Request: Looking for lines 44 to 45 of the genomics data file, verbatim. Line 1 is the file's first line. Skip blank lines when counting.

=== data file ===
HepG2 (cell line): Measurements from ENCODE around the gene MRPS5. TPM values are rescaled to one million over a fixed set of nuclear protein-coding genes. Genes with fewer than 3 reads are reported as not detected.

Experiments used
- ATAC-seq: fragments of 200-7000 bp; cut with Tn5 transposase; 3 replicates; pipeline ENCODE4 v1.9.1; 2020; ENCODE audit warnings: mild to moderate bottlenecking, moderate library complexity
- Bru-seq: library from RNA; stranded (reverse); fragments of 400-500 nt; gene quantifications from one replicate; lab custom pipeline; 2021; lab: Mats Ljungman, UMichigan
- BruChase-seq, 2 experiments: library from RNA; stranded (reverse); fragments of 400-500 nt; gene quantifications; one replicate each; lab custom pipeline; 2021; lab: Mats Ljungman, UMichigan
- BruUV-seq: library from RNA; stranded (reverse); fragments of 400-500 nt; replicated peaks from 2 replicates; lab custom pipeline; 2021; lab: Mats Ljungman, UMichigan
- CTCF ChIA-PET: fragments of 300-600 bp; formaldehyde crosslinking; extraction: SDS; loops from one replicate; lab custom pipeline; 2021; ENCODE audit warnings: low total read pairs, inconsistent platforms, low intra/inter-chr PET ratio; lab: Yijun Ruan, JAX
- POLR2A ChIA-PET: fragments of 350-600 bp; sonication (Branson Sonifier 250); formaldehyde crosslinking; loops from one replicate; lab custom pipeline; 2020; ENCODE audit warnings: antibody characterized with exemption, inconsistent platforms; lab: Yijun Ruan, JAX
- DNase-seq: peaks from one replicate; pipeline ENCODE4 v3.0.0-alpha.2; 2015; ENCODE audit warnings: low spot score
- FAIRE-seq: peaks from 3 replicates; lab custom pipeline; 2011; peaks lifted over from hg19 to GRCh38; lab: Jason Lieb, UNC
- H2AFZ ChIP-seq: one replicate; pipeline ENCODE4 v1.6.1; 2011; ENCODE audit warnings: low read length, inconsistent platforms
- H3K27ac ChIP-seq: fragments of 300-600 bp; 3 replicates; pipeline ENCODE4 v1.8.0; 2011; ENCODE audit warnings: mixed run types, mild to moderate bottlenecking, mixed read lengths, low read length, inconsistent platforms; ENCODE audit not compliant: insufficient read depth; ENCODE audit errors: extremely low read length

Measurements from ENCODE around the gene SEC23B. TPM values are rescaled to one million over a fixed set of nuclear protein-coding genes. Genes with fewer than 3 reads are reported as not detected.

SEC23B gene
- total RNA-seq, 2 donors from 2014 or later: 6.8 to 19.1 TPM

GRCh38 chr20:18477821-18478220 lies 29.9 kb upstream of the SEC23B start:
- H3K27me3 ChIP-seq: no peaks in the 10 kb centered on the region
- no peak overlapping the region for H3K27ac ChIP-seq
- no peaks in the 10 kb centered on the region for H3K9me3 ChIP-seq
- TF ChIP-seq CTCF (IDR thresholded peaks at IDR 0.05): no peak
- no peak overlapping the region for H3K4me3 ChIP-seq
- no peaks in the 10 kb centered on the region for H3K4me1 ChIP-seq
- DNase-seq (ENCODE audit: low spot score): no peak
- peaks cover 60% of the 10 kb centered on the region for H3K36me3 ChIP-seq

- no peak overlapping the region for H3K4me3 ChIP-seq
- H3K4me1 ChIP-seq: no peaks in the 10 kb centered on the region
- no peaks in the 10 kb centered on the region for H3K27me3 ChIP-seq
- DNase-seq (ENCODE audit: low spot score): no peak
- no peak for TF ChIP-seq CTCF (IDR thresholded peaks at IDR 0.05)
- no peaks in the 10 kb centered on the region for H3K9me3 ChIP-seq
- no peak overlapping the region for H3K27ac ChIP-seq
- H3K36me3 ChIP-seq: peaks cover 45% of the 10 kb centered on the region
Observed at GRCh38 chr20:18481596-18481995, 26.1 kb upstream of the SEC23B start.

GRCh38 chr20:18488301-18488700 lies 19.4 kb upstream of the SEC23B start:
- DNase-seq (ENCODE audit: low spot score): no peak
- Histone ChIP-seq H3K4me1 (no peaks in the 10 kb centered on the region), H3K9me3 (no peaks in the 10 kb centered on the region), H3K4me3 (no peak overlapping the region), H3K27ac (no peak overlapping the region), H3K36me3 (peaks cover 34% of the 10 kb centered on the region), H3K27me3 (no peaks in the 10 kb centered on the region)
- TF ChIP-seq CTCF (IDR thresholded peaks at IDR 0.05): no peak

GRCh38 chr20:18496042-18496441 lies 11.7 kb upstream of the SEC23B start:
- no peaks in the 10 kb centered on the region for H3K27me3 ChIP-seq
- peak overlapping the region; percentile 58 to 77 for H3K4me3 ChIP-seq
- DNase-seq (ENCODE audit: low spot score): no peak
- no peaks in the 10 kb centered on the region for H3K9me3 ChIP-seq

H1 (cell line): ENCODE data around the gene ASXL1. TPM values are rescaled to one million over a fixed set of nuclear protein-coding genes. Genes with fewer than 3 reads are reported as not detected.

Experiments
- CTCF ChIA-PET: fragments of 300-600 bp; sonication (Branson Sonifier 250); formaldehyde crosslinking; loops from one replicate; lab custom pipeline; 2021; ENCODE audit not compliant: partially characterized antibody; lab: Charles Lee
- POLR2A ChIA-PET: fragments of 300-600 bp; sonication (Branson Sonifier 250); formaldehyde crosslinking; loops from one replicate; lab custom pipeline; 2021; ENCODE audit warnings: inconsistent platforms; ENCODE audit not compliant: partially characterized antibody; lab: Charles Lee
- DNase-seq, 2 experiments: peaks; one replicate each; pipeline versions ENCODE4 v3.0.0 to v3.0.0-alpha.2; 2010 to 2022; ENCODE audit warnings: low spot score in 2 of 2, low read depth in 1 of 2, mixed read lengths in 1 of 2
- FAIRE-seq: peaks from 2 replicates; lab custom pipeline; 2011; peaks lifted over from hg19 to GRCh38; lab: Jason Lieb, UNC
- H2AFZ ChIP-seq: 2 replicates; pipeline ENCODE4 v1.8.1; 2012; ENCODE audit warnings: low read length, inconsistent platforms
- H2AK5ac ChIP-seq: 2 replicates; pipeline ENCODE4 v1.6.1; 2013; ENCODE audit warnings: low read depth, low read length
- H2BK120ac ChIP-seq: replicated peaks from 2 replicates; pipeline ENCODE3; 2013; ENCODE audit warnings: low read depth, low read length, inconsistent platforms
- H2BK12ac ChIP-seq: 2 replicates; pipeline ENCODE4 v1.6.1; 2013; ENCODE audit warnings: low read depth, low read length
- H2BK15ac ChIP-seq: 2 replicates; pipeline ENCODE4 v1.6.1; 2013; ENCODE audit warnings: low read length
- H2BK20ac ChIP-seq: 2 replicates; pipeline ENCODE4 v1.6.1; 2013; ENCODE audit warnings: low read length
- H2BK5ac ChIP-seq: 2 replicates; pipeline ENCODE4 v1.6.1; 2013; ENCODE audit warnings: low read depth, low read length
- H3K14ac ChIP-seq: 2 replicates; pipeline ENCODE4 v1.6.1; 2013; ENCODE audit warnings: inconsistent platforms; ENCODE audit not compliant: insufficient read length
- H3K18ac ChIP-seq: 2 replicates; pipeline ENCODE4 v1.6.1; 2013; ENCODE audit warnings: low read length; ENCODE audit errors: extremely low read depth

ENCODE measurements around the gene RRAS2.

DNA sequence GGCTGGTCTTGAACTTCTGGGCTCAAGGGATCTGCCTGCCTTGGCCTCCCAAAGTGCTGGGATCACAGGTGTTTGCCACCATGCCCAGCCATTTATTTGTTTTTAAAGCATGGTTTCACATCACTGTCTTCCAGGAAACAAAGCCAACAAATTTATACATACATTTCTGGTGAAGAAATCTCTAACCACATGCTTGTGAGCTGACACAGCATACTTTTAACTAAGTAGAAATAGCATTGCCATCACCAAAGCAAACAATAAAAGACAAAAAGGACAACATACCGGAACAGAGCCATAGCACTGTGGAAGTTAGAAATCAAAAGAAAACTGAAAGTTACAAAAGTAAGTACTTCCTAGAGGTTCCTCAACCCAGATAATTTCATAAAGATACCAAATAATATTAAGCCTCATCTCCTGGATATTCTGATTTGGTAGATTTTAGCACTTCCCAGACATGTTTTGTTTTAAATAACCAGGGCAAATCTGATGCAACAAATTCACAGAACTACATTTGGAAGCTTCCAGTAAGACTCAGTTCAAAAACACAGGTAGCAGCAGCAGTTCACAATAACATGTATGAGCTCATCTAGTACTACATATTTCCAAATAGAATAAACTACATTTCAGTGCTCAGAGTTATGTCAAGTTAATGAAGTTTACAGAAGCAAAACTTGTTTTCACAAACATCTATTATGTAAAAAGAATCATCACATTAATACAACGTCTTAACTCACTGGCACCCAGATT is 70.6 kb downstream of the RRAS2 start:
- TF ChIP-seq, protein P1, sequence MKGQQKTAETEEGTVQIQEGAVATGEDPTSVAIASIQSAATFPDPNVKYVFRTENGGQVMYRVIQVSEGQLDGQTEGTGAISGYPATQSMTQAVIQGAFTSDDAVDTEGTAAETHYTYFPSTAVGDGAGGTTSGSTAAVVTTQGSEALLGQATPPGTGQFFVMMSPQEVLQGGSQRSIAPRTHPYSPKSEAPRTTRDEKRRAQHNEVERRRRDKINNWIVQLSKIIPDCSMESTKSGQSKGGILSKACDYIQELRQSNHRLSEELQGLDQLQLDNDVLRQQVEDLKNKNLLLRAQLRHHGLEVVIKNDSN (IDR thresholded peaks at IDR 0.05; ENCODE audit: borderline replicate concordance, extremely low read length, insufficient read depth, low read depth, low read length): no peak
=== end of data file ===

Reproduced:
Experiments
- CTCF ChIA-PET: fragments of 300-600 bp; sonication (Branson Sonifier 250); formaldehyde crosslinking; loops from one replicate; lab custom pipeline; 2021; ENCODE audit not compliant: partially characterized antibody; lab: Charles Lee